More nurses leaving than joining NHS 

The number of nurses joining the NHS has gone down for the first time in almost a decade after a record proportion quit last year, threatening to plunge the NHS into deeper crisis as Prime Minister Theresa May faces increasing duress to lift the public sector pay cap and give nurses a pay rise.

The figures, which will heighten fears of staffing crisis in years to come, show 20% more people left the Nursing and Midwifery Council (NMC). As of March 2017, 34,941 left the profession, compared to 29,025 joining.

Ministers will be under greater pressure to raise NHS salaries after a week of conflicting signals and reports of division in the cabinet over relaxing a cap on public sector pay, with health secretary Jeremy Hunt backing a pay rise for nurses.

Nurses earn roughly £31,000 on average, but complain of having to treat extra patients without enough staff support and almost half of those leaving cite working conditions as a reason, according to data from the Nursing and Midwifery Council (NMC).

Jackie Smith, chief executive of the NMC, underlined the pressure on the NHS, saying: “Our figures show for the first time that there are more nurses and midwives leaving the register than joining it.”

The number of nurses and midwives dropped by 1,783 to 690,773 in the financial year 2016-17; 20 per cent more people quit the profession than joined it. An even further fall occurred in just April and May, with 3,264 departing.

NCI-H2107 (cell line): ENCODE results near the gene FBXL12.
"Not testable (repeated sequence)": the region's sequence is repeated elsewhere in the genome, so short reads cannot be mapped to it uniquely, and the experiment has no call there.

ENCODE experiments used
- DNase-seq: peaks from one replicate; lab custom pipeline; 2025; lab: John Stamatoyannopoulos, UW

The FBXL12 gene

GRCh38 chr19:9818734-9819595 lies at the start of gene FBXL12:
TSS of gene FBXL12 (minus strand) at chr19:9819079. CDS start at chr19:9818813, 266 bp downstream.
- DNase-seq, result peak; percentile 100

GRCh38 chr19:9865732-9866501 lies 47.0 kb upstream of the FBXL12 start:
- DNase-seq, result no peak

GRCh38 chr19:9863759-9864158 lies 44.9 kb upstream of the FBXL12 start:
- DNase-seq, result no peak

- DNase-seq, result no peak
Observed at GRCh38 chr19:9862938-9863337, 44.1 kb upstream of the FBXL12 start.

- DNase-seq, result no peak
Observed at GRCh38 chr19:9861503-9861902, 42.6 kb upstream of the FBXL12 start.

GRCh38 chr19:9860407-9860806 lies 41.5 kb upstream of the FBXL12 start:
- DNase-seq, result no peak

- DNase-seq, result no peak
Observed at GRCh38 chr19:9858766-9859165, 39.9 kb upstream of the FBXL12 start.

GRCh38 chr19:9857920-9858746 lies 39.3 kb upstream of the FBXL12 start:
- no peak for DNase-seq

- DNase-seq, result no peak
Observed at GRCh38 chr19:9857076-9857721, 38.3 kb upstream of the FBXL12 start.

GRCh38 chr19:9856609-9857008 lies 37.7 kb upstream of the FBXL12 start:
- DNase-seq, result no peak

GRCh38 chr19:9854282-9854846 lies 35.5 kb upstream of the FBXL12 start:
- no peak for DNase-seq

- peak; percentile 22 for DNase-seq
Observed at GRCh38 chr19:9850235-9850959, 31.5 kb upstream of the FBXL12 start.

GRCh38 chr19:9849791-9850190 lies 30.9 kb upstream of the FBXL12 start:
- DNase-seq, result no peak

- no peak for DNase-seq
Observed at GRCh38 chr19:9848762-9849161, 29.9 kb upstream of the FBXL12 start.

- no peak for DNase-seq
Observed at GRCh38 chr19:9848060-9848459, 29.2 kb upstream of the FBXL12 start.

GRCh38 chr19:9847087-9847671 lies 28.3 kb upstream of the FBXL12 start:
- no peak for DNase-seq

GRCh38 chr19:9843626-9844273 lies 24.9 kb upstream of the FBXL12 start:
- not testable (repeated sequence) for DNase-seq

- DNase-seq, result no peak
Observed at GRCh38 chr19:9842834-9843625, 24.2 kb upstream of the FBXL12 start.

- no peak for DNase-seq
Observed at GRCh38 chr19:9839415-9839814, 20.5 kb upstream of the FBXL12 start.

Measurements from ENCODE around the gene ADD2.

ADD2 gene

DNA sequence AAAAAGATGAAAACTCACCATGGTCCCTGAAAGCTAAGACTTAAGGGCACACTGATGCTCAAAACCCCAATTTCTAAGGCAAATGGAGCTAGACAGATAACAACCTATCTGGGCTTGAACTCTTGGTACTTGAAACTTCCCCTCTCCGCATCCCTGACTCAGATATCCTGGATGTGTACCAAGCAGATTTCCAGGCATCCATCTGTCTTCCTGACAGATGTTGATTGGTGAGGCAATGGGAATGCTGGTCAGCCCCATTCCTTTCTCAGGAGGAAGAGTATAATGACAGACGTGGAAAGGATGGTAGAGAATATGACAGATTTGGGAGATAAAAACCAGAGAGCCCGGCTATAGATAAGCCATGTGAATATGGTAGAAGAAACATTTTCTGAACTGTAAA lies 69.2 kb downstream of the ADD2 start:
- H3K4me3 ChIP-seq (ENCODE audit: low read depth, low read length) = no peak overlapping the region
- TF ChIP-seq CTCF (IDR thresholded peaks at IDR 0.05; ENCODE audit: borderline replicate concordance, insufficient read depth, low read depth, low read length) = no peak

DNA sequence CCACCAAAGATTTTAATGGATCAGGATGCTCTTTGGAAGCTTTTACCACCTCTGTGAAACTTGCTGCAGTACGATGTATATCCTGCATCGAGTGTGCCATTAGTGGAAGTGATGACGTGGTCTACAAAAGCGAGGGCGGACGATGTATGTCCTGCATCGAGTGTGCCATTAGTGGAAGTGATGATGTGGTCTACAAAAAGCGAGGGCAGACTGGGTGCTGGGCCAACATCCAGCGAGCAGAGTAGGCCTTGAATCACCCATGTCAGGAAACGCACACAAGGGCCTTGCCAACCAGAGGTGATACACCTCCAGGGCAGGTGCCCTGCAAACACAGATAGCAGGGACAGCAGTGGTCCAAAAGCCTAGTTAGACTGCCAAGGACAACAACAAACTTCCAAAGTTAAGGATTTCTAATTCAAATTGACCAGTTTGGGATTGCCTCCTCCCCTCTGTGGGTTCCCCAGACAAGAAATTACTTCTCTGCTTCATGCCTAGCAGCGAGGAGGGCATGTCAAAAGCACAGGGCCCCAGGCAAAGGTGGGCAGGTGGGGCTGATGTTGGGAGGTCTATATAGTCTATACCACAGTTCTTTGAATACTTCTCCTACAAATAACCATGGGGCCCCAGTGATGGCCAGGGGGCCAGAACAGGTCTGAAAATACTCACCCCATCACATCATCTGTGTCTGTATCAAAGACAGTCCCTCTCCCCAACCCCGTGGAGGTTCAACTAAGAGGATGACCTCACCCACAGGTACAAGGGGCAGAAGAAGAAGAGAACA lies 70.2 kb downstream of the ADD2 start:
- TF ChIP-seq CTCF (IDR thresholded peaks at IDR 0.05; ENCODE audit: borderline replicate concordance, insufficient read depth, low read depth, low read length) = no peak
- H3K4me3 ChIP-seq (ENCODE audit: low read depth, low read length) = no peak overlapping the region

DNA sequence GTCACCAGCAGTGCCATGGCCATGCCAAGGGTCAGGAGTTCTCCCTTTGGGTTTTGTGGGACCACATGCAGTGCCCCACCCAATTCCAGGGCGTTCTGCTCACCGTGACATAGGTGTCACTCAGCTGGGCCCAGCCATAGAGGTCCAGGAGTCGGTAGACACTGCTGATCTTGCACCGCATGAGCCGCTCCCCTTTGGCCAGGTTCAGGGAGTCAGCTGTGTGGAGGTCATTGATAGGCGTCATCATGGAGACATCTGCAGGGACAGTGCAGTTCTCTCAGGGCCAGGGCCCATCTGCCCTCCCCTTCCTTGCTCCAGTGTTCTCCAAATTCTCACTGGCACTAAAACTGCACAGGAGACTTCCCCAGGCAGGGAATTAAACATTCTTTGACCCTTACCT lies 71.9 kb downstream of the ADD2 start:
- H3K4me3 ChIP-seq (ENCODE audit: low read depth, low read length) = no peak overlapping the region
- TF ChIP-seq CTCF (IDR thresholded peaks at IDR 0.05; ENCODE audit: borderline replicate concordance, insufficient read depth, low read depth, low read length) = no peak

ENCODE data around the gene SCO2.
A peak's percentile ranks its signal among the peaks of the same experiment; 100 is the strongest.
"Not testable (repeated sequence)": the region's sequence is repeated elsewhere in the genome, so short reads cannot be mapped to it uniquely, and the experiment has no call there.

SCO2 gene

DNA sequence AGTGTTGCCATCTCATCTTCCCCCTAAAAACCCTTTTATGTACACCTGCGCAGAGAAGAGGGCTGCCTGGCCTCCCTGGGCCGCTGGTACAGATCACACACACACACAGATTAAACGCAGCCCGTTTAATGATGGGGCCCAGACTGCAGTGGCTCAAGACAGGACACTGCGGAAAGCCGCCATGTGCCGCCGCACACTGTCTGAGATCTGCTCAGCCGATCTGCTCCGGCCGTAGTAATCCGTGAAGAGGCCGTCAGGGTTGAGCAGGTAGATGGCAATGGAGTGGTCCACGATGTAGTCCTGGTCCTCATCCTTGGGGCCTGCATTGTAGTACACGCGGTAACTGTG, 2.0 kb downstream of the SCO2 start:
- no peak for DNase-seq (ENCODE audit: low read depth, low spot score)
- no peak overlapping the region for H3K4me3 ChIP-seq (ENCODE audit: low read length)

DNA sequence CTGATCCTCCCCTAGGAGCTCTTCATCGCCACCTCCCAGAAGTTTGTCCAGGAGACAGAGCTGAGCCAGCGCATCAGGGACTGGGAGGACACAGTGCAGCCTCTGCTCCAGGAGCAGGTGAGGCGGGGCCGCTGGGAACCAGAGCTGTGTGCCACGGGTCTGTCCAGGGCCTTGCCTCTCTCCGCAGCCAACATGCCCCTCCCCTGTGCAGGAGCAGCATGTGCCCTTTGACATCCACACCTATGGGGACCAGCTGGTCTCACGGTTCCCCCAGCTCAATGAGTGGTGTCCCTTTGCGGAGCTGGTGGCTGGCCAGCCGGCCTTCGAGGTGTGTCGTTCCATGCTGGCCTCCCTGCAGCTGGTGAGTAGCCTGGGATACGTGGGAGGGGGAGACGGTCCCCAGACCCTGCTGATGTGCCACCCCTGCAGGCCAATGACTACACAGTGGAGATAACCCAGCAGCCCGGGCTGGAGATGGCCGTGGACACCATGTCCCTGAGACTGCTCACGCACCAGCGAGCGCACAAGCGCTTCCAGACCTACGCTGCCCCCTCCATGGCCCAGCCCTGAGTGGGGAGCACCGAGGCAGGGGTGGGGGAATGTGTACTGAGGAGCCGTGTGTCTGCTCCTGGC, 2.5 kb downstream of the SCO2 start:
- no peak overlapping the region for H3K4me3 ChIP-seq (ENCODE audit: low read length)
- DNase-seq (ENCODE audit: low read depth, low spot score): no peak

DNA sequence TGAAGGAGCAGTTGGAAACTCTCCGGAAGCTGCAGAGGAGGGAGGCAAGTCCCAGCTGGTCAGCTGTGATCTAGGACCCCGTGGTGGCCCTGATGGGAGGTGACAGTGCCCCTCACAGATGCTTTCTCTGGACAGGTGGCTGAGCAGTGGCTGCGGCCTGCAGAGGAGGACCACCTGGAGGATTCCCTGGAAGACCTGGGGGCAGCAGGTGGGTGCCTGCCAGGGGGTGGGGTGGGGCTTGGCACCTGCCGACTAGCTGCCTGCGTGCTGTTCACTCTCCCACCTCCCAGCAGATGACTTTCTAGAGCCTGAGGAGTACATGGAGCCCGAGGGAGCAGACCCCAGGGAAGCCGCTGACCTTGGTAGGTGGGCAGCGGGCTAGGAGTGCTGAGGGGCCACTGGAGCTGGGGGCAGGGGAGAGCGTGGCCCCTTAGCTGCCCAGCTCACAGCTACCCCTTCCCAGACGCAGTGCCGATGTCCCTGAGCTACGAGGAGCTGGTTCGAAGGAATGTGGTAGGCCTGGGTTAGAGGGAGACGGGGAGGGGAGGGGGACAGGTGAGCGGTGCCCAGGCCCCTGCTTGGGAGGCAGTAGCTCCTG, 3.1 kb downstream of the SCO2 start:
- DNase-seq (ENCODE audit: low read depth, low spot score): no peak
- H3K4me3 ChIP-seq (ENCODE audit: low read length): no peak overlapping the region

Despite the number of new nurses dipping slightly last year, it is still higher than it was in 2012, and the change is driven mainly by an exodus of established staff. Last year 34,941 people left nursing, up 27 per cent in a year and 51 per cent on 2012-13.


Janet Davies, general secretary of the Royal College of Nursing, said: “These figures are the starkest warning yet that nurses have put up with too much for too long. Our members have had enough, and as a result the profession is shrinking. Patients are paying the price for the government’s failure to plan for the future and it looks set to get worse.”

The union is planning a summer of protests against the government’s decision to cap public sector pay rises at one per cent, saying nurses are £3,000 worse off in real terms than they were in 2010. 

Jonathan Ashworth, shadow health secretary, accused ministers of “catastrophic” planning, saying the figures “should be a badge of shame for Theresa May’s unstable government. Their neglect of the NHS workforce, combined with endless pay restraint, is driving people out of health professions.”

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